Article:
SEX EDUCATION KEY TO PREVENTING SEXUAL VIOLENCE

4 Oct 2018

 

Australia is a research leader in the area of sexual violence prevention and youth sex education. However, the experience of overseas sex education programs and political initiatives shows we can do more to prevent sexual violence through best practice sex education.

Katrina Marson, a criminal lawyer, has received a Churchill Fellowship because of her passion to understand the methods behind education programs for sexual violence prevention, and their implementation strategies.

Katrina will travel to The Netherlands, Germany, Ireland, UK, Canada and the USA to investigate the educational programs and methods used to reduce sexual violence and observe the delivery of acclaimed and effective sex education. 

Katrina has been leading the implementation of the Child Abuse Royal Commission’s recommendations for criminal justice reform for the ACT Government. She has been committed to the improvement of responses to sexual violence but her true passion lies with prevention.

“I am honoured to receive this Fellowship sponsored by Peter Mitchell, it will enable me to talk to people who have overcome political and social barriers, and gain valuable insights into how other countries are addressing these important issues,” said Katrina. 

“Through this opportunity, I am determined to find out how we can get widespread buy-in from politicians and communities to implement these best practice sexual education programs.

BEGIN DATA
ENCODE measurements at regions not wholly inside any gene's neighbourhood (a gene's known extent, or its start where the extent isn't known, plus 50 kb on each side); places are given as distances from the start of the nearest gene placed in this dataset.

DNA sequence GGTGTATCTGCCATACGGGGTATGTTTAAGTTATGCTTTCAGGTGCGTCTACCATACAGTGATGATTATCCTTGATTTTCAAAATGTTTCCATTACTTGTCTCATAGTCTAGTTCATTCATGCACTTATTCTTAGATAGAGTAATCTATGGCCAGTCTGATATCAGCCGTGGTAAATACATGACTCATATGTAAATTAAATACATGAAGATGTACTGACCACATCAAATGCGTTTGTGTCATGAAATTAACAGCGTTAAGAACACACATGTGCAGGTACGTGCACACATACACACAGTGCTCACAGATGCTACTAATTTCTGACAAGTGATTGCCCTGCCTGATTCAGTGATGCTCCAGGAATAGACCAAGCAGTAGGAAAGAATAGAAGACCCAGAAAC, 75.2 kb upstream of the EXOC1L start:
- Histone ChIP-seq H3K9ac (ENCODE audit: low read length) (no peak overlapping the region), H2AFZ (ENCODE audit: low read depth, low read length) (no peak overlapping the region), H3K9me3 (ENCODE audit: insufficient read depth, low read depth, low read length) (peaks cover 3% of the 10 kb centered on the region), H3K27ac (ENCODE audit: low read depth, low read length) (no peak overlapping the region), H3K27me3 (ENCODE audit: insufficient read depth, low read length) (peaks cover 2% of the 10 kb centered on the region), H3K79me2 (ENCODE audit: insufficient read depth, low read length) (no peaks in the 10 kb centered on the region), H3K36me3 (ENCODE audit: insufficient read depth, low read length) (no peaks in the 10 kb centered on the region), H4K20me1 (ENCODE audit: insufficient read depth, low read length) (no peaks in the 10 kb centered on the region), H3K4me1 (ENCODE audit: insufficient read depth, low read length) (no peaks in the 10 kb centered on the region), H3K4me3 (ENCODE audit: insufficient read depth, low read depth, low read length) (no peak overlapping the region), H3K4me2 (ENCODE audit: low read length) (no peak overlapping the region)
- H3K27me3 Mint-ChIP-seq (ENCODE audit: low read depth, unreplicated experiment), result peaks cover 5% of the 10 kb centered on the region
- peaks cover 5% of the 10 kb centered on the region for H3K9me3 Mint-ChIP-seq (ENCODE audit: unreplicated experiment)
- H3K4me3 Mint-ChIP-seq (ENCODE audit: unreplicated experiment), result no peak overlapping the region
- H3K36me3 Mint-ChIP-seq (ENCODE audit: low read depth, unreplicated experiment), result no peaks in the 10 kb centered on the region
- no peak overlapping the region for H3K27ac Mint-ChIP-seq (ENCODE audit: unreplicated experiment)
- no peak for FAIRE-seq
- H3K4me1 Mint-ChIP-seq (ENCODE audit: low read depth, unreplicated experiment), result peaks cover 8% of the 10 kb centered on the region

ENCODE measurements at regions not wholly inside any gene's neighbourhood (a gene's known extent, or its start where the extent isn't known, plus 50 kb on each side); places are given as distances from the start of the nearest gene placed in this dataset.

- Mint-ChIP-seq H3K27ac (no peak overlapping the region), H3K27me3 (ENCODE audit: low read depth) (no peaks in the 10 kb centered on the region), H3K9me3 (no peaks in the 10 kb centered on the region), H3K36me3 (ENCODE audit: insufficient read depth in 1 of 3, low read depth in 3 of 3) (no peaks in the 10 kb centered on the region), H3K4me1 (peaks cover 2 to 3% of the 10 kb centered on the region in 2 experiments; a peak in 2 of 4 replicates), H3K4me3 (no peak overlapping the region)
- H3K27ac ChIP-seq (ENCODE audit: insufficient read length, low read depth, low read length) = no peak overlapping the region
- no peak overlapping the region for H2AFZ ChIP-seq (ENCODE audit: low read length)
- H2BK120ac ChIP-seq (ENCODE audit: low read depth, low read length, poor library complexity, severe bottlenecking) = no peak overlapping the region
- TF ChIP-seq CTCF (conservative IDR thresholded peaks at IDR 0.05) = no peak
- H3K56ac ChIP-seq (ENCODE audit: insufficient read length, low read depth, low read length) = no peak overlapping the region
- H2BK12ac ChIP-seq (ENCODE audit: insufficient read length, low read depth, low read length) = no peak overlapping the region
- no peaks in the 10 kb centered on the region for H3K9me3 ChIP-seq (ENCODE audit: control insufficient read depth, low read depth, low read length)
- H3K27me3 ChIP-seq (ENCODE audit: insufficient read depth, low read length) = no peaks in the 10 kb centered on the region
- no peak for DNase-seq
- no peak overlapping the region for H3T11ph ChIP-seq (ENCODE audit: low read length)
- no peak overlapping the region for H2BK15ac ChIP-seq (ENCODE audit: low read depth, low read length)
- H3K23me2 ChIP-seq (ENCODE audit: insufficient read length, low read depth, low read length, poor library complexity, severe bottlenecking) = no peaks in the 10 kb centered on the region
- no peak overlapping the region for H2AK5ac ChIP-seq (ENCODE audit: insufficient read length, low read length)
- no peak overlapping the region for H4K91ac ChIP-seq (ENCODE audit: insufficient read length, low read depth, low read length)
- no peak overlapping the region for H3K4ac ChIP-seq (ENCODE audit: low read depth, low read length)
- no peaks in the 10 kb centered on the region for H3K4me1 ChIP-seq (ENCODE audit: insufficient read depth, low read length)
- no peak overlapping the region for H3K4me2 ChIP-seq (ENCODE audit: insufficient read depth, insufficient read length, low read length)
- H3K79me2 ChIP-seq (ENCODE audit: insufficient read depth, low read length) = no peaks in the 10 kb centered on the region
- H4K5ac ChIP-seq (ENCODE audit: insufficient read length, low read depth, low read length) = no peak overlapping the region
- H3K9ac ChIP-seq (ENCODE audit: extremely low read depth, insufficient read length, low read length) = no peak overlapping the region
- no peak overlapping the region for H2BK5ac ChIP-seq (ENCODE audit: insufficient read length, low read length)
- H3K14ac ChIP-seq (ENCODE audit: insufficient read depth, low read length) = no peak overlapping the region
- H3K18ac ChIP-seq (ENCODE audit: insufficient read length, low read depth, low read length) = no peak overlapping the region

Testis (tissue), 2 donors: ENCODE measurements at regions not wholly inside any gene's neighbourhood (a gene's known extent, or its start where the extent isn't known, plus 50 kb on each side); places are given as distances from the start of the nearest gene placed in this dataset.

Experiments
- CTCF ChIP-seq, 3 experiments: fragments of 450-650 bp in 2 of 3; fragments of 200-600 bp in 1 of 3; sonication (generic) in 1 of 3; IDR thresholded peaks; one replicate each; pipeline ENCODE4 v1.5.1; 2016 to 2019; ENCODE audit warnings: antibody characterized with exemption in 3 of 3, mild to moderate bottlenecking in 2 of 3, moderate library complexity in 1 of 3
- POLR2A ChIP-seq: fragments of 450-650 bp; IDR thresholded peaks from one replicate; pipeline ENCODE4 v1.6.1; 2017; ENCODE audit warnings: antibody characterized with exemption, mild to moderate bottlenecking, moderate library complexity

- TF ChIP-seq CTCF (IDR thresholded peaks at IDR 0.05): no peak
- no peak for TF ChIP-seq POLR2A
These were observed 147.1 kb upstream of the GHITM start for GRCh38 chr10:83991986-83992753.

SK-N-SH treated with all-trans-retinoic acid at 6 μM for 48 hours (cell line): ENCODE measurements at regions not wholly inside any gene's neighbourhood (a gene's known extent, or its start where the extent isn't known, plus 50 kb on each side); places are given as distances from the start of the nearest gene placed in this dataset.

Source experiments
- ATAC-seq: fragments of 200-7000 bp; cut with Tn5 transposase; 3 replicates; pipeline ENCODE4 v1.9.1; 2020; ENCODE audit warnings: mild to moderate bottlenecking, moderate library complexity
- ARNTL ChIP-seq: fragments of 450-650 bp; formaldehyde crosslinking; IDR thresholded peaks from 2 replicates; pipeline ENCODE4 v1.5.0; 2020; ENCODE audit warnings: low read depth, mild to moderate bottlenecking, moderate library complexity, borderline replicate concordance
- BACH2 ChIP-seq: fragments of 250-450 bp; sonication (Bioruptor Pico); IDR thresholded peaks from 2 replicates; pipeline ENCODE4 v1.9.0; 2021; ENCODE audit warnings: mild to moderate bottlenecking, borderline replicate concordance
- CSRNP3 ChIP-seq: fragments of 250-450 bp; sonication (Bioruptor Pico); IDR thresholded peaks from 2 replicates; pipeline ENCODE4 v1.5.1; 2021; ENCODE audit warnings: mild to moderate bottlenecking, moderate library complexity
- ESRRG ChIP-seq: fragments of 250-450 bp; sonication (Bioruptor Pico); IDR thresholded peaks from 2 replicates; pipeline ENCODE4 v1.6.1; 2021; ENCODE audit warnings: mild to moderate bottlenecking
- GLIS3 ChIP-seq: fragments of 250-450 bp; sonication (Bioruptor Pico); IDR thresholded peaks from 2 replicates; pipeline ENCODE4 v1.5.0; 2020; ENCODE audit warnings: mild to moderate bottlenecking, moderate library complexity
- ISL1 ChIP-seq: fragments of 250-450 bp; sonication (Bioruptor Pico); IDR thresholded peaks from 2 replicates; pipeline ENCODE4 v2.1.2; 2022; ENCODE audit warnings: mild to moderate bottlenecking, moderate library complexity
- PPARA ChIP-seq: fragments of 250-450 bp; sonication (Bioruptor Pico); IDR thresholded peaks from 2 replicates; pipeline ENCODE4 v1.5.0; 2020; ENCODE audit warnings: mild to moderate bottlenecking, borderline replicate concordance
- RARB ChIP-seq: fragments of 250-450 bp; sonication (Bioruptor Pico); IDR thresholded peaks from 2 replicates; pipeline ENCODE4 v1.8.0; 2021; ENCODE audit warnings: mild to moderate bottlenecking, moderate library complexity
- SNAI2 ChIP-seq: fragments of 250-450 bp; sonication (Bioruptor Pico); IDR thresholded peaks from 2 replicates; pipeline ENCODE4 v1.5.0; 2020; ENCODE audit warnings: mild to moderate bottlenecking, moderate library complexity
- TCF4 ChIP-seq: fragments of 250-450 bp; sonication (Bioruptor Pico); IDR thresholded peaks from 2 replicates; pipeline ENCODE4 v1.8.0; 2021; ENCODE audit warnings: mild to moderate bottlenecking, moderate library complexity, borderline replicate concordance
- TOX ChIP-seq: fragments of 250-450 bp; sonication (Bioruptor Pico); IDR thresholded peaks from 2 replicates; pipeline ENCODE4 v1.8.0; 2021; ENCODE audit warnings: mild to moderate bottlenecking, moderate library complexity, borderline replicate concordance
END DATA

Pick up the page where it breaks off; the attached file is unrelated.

“I hope to bring back inspired ideas to Australia about how we can create a culture of commitment to equipping our young people with the knowledge and skills they need to navigate their sexual wellbeing.”

“I intend to speak to experts who have created these programs and have managed to get them into every school in their region. I also intend to meet with politicians who have put better sex education into state-wide school curricula, in the face of significant opposition.”

“This an incredible opportunity for Katrina to bring back important findings on how other countries are addressing this issue of sexual violence,” said Adam Davey, CEO of the Winston Churchill Memorial Trust.  

“The Churchill Fellowship recognises the need for this type of investigation that endeavours to keep our children safe. It is a celebration of expertise, innovation, expanding knowledge and creating new and better ways of addressing issues that matter in Australia.”

 

 

 

 


More news